At the moment it is very important to consider two things: the opinion of Right Sector about themselves, and the opinions of journalists who write about Right Sector. Right Sector’s statements are sometimes just expressions of their plans and desires. They received a great deal of legitimacy after January 19. Their leader declared that they might form a separate political party. But even if they were to form an electoral party, there is a big question mark over how much support they would receive. Their electorate is the same as Svoboda’s and according to sociological surveys, Svoboda’s vote is now falling, which suggests that there might not be a much electoral support for Right Sector either. Furthermore, in some interviews Svoboda’s party members (although not personally Tyagnybok, there are different positions inside the party) have declared the members of the Right Sector to be provocateurs.

While Right Sector are nationalists and spread a nationalist ideology, it is never clear what their joint ideology is because the organization is made up of a lot of different groups. Their main intervention in Maidan is to work more with mass opinion/reaction on specific protest issues; they are a good source of information and their publications are read by people in order to keep abreast of developments. For most protesters they are not politicians, just fighters on the streets. At the same time, the success of the Right Sector in Kyiv has led to the formation of local groups in the regions. These have operated primarily as the defensive wing of the local Maidans.

4. What can you tell us about the student participation in the protests? We know that there were calls for a strike on the campuses in Kiev. Has this strategy been successful? Is there a link between the earlier ‘Against the Degradation of Education’ campaign and student activism today?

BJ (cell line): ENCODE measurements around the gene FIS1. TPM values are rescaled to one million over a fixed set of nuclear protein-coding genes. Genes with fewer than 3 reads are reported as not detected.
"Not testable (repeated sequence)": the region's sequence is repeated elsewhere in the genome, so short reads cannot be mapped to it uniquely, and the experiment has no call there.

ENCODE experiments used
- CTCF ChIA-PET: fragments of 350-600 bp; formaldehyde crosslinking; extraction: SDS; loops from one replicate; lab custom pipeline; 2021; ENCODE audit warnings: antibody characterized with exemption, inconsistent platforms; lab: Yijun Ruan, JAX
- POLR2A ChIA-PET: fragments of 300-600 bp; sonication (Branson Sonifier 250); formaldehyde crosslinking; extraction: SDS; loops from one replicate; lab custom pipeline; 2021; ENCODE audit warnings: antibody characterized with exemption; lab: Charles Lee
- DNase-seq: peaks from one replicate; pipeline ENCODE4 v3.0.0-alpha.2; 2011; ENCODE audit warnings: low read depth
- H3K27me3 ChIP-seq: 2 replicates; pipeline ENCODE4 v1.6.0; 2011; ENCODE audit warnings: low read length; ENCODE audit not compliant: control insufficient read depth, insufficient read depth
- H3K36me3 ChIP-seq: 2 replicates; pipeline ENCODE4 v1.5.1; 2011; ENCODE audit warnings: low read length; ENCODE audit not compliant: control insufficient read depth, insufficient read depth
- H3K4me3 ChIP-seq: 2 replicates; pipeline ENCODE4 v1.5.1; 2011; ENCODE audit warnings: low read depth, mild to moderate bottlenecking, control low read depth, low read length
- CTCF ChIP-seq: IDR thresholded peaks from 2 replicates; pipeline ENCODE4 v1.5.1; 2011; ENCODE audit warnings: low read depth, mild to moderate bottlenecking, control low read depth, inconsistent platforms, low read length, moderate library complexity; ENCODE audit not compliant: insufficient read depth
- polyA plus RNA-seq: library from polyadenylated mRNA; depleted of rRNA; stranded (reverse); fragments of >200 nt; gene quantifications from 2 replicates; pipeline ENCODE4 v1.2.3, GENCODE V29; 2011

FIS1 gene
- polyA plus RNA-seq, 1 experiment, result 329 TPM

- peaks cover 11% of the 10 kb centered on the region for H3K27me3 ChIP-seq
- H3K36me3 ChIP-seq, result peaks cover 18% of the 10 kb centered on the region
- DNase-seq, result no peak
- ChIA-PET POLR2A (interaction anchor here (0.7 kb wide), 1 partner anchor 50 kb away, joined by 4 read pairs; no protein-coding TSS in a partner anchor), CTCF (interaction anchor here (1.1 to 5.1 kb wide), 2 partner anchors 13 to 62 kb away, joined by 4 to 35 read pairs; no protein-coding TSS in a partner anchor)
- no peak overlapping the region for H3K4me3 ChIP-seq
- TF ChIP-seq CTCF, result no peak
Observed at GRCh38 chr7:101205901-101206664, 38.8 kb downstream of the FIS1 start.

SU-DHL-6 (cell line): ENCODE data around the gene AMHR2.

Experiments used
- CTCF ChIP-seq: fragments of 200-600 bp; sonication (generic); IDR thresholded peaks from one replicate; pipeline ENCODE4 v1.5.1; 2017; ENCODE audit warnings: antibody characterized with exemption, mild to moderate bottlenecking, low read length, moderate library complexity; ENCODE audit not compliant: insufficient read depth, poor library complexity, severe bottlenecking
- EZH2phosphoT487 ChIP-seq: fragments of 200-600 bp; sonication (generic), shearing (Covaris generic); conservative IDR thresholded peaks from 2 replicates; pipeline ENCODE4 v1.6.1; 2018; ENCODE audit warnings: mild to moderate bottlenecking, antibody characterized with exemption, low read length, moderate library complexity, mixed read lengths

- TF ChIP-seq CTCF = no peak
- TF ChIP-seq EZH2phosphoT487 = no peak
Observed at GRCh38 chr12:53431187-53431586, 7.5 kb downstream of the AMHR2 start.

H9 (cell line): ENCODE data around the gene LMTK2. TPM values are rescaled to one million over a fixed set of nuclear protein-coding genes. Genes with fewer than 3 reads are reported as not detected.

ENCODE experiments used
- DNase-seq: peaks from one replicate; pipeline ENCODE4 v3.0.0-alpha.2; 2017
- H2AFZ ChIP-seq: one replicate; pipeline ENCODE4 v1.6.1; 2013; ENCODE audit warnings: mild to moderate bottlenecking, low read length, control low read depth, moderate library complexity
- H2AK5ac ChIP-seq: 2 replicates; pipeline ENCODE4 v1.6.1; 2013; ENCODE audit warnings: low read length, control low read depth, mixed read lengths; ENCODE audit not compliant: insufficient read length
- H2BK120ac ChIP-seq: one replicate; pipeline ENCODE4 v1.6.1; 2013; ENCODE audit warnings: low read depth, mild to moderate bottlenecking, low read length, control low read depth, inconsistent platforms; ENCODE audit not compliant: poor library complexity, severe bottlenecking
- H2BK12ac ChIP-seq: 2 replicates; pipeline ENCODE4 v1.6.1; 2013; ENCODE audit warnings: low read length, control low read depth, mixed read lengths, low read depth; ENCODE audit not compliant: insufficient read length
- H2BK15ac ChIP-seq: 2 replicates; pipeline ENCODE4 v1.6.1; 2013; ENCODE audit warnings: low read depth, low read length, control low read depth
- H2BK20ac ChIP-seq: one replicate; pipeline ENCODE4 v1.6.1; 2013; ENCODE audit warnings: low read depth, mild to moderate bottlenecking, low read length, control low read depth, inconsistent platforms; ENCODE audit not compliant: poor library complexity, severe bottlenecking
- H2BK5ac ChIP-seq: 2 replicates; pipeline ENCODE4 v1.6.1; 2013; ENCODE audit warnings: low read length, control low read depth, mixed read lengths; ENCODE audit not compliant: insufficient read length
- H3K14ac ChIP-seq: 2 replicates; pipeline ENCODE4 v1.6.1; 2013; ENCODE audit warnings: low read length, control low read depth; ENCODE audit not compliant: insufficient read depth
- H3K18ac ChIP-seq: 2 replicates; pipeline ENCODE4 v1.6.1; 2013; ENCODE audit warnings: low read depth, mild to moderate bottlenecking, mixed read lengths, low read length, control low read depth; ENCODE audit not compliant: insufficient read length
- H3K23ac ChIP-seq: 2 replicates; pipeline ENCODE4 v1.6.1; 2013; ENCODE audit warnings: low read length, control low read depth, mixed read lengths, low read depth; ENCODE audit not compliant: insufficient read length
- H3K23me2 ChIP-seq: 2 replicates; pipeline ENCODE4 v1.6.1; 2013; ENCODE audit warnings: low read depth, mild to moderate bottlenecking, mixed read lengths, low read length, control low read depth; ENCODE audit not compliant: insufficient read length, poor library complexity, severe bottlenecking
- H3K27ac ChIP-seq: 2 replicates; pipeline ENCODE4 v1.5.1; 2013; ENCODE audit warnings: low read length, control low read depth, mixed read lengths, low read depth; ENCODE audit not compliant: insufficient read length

At the beginning of Euromaidan there were several massive student actions. The two leading universities – National University of Kyiv-Mohyla Academy and the University of Taras Shevchenko – protested at full strength. And in Lviv, for instance, students were the first to organize Euromaidan-Lviv. From the beginning of the students’ protests they opposed the politicization of Maidan, but it soon became inevitable. There were attempts at separate student strikes, but it is hard to know their effectiveness. They were small and not completely understandable, there were no clear objectives and the structure of the organization of the protest was shaky.

Nowadays there is an info-center organized in one of the buildings which has been captured by student activists from Maidan. The building is Ukrainskiy Dom (Ukrainian House) and I think it is much more productive. First of all, students have a much larger audience amongst the Maidan, and secondly, they are inside the protest and feel its dynamics, which is important for coordinating their actions.

In the past two years, student activity has been centered on the bill on higher education. However, there have been other student initiatives: to repeal the toll services in the universities, to gain 24-hour access to the student hostels (it may seem strange, but in some hostels students must appear before midnight and have no chance to leave until 7am!). It is interesting to note that the student organizations that have been active on these issues are quite different in ideological terms – coming from the center-right to the left – but they find a common language in order to achieve their goals.

By James Robertson

James Robertson is originally from Tamworth, Australia. He is currently a PhD candidate in the Department of History at New York University where he is researching the intellectual history of Yugoslav socialism.